Stories from the Barn

A hive of activity in the Hampshire downlands

Walking in the Rain. Why it is so good for us.

Walking in the rain

Why it’s good to walk in the rain.

Walking in the rain is one of life’s positive activities. For every hot and sun drenched walk in the baking days of July give me two in soft Autumn rain. So although we all look out of the window on a drizzly wet day and feel gloomy, learning to turn that around into a positive can be amazingly uplifting.

First thing though – invest in a good pair of walking shoes and wet weather gear. There is no point in getting soaked through and cold, it just won’t be fun. Having said that be prepared to get wet. It’s like that moment before plunging into the sea, the thought of a chilly dip is arghhhh but once in, it’s wonderful. Walking in the rain is the same.

Dog walkers know all this already, we don’t have a choice, we have to walk in the rain and despite all the grumbling, it’s all rather enjoyable in the end.

Walking in the rain, in a way, separates the walker from all the everyday swarm of agitated thoughts because it is such an assault on all the senses that it calls for reaction to the here and now. It becomes an absorbing walk, a wakening walk, a mindful walk.

Stepping into the rain.

We have become used to being dry, to having our water on demand, as we like it when we like it but without water we would be unable to experience nature and our landscape as we know it.

Being in the rain at leisure, instead of dashing through it can be a restful and calming exercise. Take time to feel the rain falling on your skin, some soft gentle strokes. Be incredulous at pounding rain that gives you a massage as it falls, as good as any power shower.

Rain changes all our responses, we have to think about where we place our feet and how we balance, it makes us physically more in tune with our environment. Walking in the rain connects us directly with our environment.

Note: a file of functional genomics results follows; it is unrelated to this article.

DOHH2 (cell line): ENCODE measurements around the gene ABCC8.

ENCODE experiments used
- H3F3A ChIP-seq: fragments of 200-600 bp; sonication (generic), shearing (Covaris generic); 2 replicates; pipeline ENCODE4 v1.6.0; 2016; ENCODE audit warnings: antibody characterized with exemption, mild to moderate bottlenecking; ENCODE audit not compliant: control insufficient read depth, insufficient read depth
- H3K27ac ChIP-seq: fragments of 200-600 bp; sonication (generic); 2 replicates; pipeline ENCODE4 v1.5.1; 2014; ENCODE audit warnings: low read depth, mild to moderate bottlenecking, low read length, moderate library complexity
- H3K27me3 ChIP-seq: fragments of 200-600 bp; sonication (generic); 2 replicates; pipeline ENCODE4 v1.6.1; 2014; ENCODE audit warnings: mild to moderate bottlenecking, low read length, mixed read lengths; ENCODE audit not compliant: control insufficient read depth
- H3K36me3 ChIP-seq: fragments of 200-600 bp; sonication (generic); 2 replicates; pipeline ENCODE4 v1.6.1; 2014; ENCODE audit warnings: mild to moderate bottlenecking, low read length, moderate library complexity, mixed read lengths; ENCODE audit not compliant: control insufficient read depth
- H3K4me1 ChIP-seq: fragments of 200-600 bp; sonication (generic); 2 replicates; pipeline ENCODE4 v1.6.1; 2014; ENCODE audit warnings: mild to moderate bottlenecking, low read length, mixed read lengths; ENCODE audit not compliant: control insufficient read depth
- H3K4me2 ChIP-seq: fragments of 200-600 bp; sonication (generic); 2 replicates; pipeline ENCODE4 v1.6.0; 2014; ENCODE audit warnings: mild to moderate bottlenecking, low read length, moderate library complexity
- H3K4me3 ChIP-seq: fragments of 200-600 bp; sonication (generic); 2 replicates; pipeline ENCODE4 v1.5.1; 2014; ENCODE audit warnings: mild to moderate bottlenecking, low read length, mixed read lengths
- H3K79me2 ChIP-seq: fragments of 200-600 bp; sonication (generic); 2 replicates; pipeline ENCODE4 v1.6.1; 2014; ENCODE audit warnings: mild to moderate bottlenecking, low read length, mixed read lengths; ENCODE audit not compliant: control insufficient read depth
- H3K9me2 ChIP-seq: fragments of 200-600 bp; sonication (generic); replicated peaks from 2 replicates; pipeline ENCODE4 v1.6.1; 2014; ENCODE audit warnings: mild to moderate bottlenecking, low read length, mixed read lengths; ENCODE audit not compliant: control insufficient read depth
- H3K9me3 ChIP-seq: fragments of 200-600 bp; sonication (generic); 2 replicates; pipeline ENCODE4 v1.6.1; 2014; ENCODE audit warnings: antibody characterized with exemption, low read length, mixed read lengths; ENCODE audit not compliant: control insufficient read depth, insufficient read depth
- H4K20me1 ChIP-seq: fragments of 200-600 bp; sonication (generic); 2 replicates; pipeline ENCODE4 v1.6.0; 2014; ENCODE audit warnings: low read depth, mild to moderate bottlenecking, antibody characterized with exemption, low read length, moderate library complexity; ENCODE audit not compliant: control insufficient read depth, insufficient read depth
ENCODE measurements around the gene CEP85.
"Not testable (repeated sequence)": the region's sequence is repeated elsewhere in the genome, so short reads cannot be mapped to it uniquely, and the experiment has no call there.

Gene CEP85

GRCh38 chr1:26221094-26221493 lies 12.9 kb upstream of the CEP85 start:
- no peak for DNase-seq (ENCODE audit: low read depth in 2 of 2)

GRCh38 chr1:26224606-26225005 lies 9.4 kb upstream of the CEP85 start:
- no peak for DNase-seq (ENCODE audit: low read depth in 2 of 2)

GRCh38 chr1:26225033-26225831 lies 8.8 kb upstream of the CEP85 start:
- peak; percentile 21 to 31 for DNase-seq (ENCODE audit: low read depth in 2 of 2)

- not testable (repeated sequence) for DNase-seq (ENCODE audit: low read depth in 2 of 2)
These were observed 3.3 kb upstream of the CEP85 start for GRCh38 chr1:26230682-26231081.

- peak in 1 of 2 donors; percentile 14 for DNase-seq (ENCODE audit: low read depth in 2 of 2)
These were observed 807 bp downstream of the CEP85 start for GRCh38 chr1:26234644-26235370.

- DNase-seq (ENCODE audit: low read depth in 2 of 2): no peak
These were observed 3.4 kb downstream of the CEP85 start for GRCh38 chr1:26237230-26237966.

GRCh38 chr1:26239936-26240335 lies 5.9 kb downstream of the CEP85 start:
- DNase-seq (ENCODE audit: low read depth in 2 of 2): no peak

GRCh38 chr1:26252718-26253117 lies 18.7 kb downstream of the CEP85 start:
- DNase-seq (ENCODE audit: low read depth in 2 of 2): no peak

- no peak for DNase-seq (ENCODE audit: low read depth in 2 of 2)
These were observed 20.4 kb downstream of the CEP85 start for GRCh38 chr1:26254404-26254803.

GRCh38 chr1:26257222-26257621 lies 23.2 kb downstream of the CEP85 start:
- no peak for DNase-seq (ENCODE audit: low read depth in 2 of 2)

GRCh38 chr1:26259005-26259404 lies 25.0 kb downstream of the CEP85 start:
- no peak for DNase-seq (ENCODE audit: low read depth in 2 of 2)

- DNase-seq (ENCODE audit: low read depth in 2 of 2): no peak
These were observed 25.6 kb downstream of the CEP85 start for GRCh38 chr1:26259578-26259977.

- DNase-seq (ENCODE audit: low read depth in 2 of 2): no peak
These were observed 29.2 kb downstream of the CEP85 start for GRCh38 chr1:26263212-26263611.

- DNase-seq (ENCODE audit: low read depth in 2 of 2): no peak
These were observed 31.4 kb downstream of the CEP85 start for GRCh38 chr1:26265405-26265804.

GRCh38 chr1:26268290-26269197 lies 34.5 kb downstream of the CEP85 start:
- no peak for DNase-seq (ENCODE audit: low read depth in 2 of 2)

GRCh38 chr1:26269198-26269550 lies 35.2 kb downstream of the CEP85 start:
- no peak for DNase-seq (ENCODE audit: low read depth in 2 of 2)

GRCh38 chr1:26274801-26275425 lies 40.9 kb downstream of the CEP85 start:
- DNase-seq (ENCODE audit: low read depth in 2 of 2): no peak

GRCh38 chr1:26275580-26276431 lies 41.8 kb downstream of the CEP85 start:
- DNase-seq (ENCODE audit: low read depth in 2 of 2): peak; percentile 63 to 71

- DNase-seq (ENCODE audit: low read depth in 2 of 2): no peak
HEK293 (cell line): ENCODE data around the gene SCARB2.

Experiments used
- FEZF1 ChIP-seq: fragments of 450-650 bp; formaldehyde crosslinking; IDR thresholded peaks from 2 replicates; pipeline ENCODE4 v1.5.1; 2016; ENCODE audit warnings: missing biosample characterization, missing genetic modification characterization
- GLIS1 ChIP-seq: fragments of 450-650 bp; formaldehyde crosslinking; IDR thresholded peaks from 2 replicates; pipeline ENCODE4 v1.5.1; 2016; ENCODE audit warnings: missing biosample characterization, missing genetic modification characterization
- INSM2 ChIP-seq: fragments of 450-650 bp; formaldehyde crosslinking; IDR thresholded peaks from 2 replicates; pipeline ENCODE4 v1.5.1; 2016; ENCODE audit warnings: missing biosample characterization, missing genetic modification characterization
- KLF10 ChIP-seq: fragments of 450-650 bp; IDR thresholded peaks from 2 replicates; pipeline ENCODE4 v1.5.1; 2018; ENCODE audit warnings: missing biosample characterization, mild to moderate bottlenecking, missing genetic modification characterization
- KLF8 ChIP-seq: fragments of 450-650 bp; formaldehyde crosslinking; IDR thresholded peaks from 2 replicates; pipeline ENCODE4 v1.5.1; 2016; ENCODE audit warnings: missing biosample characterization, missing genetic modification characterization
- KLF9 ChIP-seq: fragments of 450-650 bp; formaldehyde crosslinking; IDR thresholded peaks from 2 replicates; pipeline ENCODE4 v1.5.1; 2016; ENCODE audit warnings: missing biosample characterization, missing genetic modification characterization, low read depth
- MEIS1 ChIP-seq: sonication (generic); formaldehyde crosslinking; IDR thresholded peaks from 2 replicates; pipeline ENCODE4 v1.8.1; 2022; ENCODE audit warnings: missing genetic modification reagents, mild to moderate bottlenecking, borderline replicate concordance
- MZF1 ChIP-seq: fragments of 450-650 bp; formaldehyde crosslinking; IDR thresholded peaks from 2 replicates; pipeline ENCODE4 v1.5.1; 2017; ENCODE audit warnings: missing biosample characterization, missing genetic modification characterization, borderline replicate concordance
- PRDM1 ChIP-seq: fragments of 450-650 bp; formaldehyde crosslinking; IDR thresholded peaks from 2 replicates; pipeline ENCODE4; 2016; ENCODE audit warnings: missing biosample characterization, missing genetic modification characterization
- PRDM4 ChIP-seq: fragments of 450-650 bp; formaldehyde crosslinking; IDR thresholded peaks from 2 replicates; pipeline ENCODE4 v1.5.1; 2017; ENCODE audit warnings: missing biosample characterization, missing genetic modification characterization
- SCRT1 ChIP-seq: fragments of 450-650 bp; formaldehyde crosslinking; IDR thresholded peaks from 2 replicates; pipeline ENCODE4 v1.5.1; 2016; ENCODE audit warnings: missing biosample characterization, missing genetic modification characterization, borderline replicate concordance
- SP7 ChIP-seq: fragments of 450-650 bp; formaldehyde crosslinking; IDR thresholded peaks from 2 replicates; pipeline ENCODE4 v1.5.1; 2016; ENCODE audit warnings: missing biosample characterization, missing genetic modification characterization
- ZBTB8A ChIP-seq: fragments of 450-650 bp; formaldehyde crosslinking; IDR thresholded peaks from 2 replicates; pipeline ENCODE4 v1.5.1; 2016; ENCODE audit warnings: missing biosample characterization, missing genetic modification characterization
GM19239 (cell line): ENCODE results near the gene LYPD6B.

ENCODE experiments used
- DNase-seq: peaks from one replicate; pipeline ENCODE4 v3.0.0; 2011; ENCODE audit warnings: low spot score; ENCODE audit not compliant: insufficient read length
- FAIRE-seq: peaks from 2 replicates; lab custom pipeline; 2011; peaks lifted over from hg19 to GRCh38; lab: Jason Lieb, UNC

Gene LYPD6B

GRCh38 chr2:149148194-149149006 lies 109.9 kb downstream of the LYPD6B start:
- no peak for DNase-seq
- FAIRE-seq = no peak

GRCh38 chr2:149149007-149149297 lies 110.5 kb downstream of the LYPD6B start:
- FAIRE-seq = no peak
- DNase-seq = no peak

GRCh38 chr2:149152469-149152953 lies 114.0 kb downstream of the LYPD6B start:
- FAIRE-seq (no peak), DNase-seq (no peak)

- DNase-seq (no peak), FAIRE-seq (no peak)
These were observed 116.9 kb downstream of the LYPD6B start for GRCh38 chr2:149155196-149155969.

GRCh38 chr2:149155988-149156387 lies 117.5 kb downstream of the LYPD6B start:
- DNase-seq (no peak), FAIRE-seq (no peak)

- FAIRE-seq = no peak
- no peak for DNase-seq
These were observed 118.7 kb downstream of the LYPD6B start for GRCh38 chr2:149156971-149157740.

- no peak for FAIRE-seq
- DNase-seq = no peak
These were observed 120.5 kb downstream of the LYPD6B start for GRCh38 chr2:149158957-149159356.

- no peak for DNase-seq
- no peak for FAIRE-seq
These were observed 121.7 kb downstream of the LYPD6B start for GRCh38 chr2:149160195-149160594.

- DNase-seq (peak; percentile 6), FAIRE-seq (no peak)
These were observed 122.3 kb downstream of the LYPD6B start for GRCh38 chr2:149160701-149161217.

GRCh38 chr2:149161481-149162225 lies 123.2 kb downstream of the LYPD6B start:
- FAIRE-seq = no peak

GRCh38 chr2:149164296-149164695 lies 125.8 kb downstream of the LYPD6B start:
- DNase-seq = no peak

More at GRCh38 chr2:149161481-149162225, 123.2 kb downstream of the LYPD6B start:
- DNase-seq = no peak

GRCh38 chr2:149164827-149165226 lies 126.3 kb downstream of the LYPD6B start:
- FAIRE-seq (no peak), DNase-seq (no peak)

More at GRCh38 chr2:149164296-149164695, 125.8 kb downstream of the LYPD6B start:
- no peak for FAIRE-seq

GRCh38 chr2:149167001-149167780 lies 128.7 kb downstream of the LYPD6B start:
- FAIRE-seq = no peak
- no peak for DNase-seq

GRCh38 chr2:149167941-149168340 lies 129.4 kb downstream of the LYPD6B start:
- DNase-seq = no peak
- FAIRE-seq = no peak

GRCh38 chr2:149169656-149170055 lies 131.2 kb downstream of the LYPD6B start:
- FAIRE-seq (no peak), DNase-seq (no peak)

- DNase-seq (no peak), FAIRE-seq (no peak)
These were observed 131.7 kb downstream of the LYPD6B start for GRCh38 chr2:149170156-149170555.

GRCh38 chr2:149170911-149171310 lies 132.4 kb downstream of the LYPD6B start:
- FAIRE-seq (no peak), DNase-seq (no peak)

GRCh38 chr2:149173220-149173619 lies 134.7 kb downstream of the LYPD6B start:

Rain acts as a buffer to other noise, it creates it’s own music as it strikes the tree canopy or strikes the ground. Running water on a slope gurgles and water moving through the soil pops as it displaces air.

Rain mixes up all the scents, things smell different, in some instances fresher in other it sends the smells of the woodland floor spiraling upwards and the age old smells of soil, vegetation and decay hit our limbic systems and memories come rushing in , memories of childhood days when being in the rain was an adventure, when splashing in puddles was the best fun.

Rain can also clear the pollutants out of the air leaving a sharp focus to all things, polishing the greens as my dad used to say.

Walking in the rain

The smell of wet leaves

Finding shelter.

So the sandwiches and flask beckon but the need to find a place to shelter is paramount. The joy of finding the trunk of a tree to rest against or a rock to sit on, out of the way of the rain can feel like the most wonderful achievement and being out in the elements drinking a cuppa makes you feel so alive, no doubt about it.

Chaucer’s pilgrims set off in the rain.

In the General Prologue for Chaucer’s Canterbury Tales, the narrator introduces the characters as they prepare to set out on their pilgrimage, possibly intended to be the most mindful of walks but gets rather overtaken by the stories of each along the way. The first twelve lines open with a line in praise of rain.

When in April the sweet showers fall

And pierce the drought of March to the root and all

The veins are bathed in liquor of such power

As brings about the engendering of the flower

When also Zephyrus with his sweet breath

Exhales an air in every grove and heath

Upon the tender shoots and the young sun

His half course in the sign of the Ram has run

And the small fowl are making melody

That sleep away the night with open eye

So nature pricks them and their heart engages

Then folks long to go on pilgrimages.